Citizens of Missouri who fall prey to drug addiction may have gotten their start using illegal drugs, such as those that can be purchased by a dealer. But illicit substances are only part of the problem.
Patients who have undergone a painful surgery, or who are recuperating after a devastating illness or accident have pain issues that must be managed in order for the healing process to continue. When people receive a prescription from their doctor for an opioid, they might not even realize that there is a potential for abuse, let alone a danger of becoming addicted. Before they know it, the prescription pills have run out and the doctor is not willing to authorize another refill.
Now addicted to opioids, the patients may try to steal drugs from a pharmacy, from a friend’s medicine cabinet, or even go to the black market. Some people will resort to obtaining pharmaceuticals by theft or by fraud.
The potential for danger and death is all too real. Consider that in Missouri, the government has reported about 1,066 deaths from drug overdoses during 2015 alone, according to the latest figures released by the Centers for Disease Control and Prevention (CDC).
What Is Heroin Abuse Like In Missouri?
Heroin is a powdery substance that is typically brown or white (but may appear in the form of a sticky, black tar material).The term opioid that we use to describe heroin and heroin-like illicit drugs comes from the word opium, as heroin is derived from the poppy plant which produces opium
Approximately 12,000 people age 18 and up have used heroin in Missouri in the past year, according to figures that are maintained by the Substance Abuse and Mental Health Services Administration (SAMHSA) of the U.S.
The more we can do to stem the tide of heroin abuse and other opioids being used for non-medical and recreational reasons, the better. Heroin and opioid dependence and addiction issues can affect many aspects of a person’s life, including health, finances, relationships, and more.
Detox From Heroin And Opioids
Detoxification from heroin and other opioids is often required in order for the patient to get these harmful substances out of the system for good. When you are intoxicated from opioids, the effects prevent you from participating in treatment center activities, such as group therapy or staying in a residential inpatient facility.
The good thing is that once detoxification is complete, you will be able to devote all of your energy to the process of healing and recovery from addiction. Detoxification may be rapid, or the medical professionals overseeing your treatment may opt to wean you off the drug quite gradually, so there is less of a shock to your system.
Each person will come from different circumstances, so there is no one-size-fits-all approach to detox. You can count on the professionals at the right treatment center to come up with a customized detox plan tailored just for you.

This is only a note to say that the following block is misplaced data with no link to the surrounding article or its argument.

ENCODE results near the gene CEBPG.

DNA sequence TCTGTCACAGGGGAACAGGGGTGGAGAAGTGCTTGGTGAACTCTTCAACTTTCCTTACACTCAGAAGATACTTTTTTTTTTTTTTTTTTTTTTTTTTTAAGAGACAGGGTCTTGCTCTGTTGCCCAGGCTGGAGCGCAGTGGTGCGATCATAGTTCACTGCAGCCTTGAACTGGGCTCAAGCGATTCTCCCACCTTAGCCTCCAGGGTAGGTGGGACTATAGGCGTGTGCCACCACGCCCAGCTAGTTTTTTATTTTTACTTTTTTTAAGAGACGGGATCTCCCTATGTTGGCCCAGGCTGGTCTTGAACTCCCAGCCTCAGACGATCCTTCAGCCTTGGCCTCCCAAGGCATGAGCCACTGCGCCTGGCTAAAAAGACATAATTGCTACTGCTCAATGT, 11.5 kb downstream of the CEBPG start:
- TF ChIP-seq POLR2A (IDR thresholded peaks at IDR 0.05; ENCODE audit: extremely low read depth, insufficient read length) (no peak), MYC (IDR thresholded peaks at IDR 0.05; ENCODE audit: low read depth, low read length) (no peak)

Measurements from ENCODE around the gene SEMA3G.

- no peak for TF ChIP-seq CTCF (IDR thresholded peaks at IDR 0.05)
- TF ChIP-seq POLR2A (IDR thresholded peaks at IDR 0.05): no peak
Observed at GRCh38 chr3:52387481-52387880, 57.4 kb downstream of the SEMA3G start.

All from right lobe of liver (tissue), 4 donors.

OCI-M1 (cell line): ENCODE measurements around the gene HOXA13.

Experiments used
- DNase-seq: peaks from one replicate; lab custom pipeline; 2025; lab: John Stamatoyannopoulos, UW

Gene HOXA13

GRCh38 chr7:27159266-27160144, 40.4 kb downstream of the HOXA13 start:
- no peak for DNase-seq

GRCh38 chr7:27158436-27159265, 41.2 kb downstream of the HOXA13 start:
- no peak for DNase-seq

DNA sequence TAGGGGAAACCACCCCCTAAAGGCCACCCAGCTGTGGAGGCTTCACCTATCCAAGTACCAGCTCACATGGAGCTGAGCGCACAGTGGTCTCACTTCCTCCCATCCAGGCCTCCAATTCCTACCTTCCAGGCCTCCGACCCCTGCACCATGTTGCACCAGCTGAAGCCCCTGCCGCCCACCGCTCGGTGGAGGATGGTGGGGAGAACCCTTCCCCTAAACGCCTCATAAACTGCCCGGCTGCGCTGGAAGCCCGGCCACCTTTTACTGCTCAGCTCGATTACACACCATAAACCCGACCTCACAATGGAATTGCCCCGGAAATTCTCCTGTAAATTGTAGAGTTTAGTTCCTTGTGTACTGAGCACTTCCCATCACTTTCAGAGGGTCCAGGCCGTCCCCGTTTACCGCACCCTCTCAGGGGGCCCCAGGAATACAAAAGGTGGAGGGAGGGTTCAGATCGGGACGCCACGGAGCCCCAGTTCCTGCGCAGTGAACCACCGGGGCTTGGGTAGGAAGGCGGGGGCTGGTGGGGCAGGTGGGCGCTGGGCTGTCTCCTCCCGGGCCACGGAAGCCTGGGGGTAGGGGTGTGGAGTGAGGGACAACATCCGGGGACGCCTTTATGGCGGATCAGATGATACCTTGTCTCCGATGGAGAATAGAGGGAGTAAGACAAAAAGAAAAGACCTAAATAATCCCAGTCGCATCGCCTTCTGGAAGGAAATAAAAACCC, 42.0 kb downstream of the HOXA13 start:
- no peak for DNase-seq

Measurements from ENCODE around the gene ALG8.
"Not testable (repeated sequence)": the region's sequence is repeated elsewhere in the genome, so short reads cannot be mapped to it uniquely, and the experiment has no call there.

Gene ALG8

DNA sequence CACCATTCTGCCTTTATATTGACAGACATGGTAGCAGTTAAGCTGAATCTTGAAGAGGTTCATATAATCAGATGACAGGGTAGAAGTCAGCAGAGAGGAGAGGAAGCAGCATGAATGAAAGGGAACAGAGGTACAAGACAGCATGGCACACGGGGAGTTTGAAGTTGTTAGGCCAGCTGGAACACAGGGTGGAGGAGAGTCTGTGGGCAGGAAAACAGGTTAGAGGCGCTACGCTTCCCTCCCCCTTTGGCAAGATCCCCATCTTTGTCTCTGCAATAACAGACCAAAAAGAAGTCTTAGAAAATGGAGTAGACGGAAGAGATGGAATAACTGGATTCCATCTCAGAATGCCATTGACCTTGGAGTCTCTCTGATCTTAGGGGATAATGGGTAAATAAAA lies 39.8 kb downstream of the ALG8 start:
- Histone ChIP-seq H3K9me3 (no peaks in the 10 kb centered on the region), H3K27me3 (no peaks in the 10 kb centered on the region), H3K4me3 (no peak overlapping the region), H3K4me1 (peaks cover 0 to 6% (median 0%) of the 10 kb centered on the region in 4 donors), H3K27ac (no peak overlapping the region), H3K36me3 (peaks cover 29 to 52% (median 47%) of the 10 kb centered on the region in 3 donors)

Inpatient Treatment For Opioid Addiction And Dependence
People who are ready to be freed from an addiction to opioids may want to look into an inpatient treatment program. In inpatient drug rehab, you stay at the facility while professionals develop a treatment plan for you.
Participants of inpatient therapy can expect to begin joining group therapy sessions, where they will discover that their addiction is similar to that of many of other participants. Individual therapy is also useful, and gives you a chance to really explore your issues in depth.
Cognitive behavioral therapy, or CBT, is often employed. In CBT, the patient will take part in a short-tem program that emphasizes making goals and learning how to solve problems without resorting to dangerous drugs.
People of all ages, persuasions, and careers can end up with an opioid addiction, and they all have in common a need for professional treatment to get off these dangerous substances.
While many patients obtain great results with inpatient treatment at an opioid treatment facility, in some cases, a more suitable option is to go with outpatient treatment. Your treatment will be supervised and you will get skills to help you recognize the dangers of continuing with substance abuse.
The idea here is that if you have a responsibility to your family and must be home at night, or if your job requirements prevent you from easily entering rehab on an inpatient basis, you can still get help while sleeping at home every day.
One option for recovering from heroin and other opioid addictions involves physician-supervised, medication-assisted treatment. In Missouri, you can go to a rehab center that will offer you buprenorphine (Zubsolv, Suboxone) or methadone so that you can wean off opioids, avoid the uncomfortable withdrawal symptoms, and prevent future relapse.
Obtaining Help At A Drug Rehab Center In Missouri
People who require help to get over an addiction to heroin or other opioids can breathe a sigh of relief when they discover that help is readily available at a nearby treatment center. There’s no time like the present to begin research to find the assistance you or a relative or friend might need for countering an addiction to heroin or other opioids. However, for some this process can be daunting.
For help in selecting a suitable treatment facility, or more information on various treatment options, our team is standing by to assist you. For details on opioid and heroin addiction and dependence treatment in Missouri, please feel free to contact us today at DrugRehab.org.